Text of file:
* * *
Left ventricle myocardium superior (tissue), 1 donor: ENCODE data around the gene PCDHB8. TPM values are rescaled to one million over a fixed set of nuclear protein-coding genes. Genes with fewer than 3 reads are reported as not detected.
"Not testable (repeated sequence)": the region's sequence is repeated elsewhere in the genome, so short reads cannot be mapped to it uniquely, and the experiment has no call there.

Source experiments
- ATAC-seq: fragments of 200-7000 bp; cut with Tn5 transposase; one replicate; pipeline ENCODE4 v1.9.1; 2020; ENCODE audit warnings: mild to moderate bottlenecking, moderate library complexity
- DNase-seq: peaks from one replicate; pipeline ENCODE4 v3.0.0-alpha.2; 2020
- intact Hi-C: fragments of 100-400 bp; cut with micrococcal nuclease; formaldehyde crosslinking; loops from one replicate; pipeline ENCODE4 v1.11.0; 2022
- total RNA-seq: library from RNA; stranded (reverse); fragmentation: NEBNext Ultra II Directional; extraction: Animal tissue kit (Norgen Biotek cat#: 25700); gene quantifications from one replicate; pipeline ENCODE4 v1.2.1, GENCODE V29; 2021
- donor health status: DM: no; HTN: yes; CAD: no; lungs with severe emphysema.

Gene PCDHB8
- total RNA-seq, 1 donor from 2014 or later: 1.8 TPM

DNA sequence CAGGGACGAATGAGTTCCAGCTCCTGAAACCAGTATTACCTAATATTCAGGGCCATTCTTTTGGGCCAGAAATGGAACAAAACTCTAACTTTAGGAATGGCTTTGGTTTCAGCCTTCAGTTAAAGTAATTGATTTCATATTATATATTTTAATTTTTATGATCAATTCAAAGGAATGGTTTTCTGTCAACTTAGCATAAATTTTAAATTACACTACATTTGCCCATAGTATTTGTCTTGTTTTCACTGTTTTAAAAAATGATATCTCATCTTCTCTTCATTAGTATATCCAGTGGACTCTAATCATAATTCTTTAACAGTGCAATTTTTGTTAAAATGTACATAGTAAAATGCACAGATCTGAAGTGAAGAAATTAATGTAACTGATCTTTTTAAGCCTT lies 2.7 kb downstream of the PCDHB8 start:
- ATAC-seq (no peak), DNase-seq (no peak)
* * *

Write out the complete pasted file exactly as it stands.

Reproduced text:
Left ventricle myocardium superior (tissue), 1 donor: ENCODE data around the gene PCDHB8. TPM values are rescaled to one million over a fixed set of nuclear protein-coding genes. Genes with fewer than 3 reads are reported as not detected.
"Not testable (repeated sequence)": the region's sequence is repeated elsewhere in the genome, so short reads cannot be mapped to it uniquely, and the experiment has no call there.

Source experiments
- ATAC-seq: fragments of 200-7000 bp; cut with Tn5 transposase; one replicate; pipeline ENCODE4 v1.9.1; 2020; ENCODE audit warnings: mild to moderate bottlenecking, moderate library complexity
- DNase-seq: peaks from one replicate; pipeline ENCODE4 v3.0.0-alpha.2; 2020
- intact Hi-C: fragments of 100-400 bp; cut with micrococcal nuclease; formaldehyde crosslinking; loops from one replicate; pipeline ENCODE4 v1.11.0; 2022
- total RNA-seq: library from RNA; stranded (reverse); fragmentation: NEBNext Ultra II Directional; extraction: Animal tissue kit (Norgen Biotek cat#: 25700); gene quantifications from one replicate; pipeline ENCODE4 v1.2.1, GENCODE V29; 2021
- donor health status: DM: no; HTN: yes; CAD: no; lungs with severe emphysema.

Gene PCDHB8
- total RNA-seq, 1 donor from 2014 or later: 1.8 TPM

DNA sequence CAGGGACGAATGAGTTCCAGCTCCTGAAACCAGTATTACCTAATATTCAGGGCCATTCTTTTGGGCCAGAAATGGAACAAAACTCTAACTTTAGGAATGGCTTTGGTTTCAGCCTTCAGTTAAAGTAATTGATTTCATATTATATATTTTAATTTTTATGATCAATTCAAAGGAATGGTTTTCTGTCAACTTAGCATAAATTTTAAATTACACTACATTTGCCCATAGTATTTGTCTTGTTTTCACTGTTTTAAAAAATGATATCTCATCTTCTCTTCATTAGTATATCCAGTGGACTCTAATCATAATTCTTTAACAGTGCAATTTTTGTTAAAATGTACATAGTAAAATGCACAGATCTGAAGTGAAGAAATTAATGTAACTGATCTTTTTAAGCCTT lies 2.7 kb downstream of the PCDHB8 start:
- ATAC-seq (no peak), DNase-seq (no peak)